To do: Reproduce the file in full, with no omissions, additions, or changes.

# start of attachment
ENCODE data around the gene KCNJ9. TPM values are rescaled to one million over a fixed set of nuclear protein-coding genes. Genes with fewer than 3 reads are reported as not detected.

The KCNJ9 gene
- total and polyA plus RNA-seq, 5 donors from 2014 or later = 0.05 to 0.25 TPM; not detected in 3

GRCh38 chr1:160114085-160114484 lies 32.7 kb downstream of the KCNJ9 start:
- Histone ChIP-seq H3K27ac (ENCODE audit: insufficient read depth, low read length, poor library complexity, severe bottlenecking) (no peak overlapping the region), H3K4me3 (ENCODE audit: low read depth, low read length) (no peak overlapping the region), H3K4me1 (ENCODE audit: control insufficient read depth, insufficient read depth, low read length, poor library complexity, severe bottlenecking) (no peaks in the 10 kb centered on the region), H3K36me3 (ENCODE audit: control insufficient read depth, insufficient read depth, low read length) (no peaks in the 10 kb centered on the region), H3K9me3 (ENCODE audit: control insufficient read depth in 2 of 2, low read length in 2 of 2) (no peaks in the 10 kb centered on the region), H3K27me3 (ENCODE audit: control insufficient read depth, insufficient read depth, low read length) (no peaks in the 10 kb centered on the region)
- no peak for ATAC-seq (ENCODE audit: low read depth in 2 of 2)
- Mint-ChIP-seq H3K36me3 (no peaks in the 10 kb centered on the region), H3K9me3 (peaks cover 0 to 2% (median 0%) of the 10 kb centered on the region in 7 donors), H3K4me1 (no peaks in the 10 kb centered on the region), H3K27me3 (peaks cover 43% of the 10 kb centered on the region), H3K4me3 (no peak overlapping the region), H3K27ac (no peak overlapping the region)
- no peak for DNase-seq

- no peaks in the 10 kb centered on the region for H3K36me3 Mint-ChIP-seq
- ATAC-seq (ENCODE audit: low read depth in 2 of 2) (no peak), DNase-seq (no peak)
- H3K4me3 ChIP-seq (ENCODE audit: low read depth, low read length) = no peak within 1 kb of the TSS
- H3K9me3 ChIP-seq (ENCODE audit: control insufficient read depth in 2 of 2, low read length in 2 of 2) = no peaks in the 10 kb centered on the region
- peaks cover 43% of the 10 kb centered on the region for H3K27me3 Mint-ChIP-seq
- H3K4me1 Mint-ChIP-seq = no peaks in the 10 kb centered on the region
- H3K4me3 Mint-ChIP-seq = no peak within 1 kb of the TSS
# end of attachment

ENCODE data around the gene KCNJ9. TPM values are rescaled to one million over a fixed set of nuclear protein-coding genes. Genes with fewer than 3 reads are reported as not detected.

The KCNJ9 gene
- total and polyA plus RNA-seq, 5 donors from 2014 or later = 0.05 to 0.25 TPM; not detected in 3

GRCh38 chr1:160114085-160114484 lies 32.7 kb downstream of the KCNJ9 start:
- Histone ChIP-seq H3K27ac (ENCODE audit: insufficient read depth, low read length, poor library complexity, severe bottlenecking) (no peak overlapping the region), H3K4me3 (ENCODE audit: low read depth, low read length) (no peak overlapping the region), H3K4me1 (ENCODE audit: control insufficient read depth, insufficient read depth, low read length, poor library complexity, severe bottlenecking) (no peaks in the 10 kb centered on the region), H3K36me3 (ENCODE audit: control insufficient read depth, insufficient read depth, low read length) (no peaks in the 10 kb centered on the region), H3K9me3 (ENCODE audit: control insufficient read depth in 2 of 2, low read length in 2 of 2) (no peaks in the 10 kb centered on the region), H3K27me3 (ENCODE audit: control insufficient read depth, insufficient read depth, low read length) (no peaks in the 10 kb centered on the region)
- no peak for ATAC-seq (ENCODE audit: low read depth in 2 of 2)
- Mint-ChIP-seq H3K36me3 (no peaks in the 10 kb centered on the region), H3K9me3 (peaks cover 0 to 2% (median 0%) of the 10 kb centered on the region in 7 donors), H3K4me1 (no peaks in the 10 kb centered on the region), H3K27me3 (peaks cover 43% of the 10 kb centered on the region), H3K4me3 (no peak overlapping the region), H3K27ac (no peak overlapping the region)
- no peak for DNase-seq

- no peaks in the 10 kb centered on the region for H3K36me3 Mint-ChIP-seq
- ATAC-seq (ENCODE audit: low read depth in 2 of 2) (no peak), DNase-seq (no peak)
- H3K4me3 ChIP-seq (ENCODE audit: low read depth, low read length) = no peak within 1 kb of the TSS
- H3K9me3 ChIP-seq (ENCODE audit: control insufficient read depth in 2 of 2, low read length in 2 of 2) = no peaks in the 10 kb centered on the region
- peaks cover 43% of the 10 kb centered on the region for H3K27me3 Mint-ChIP-seq
- H3K4me1 Mint-ChIP-seq = no peaks in the 10 kb centered on the region
- H3K4me3 Mint-ChIP-seq = no peak within 1 kb of the TSS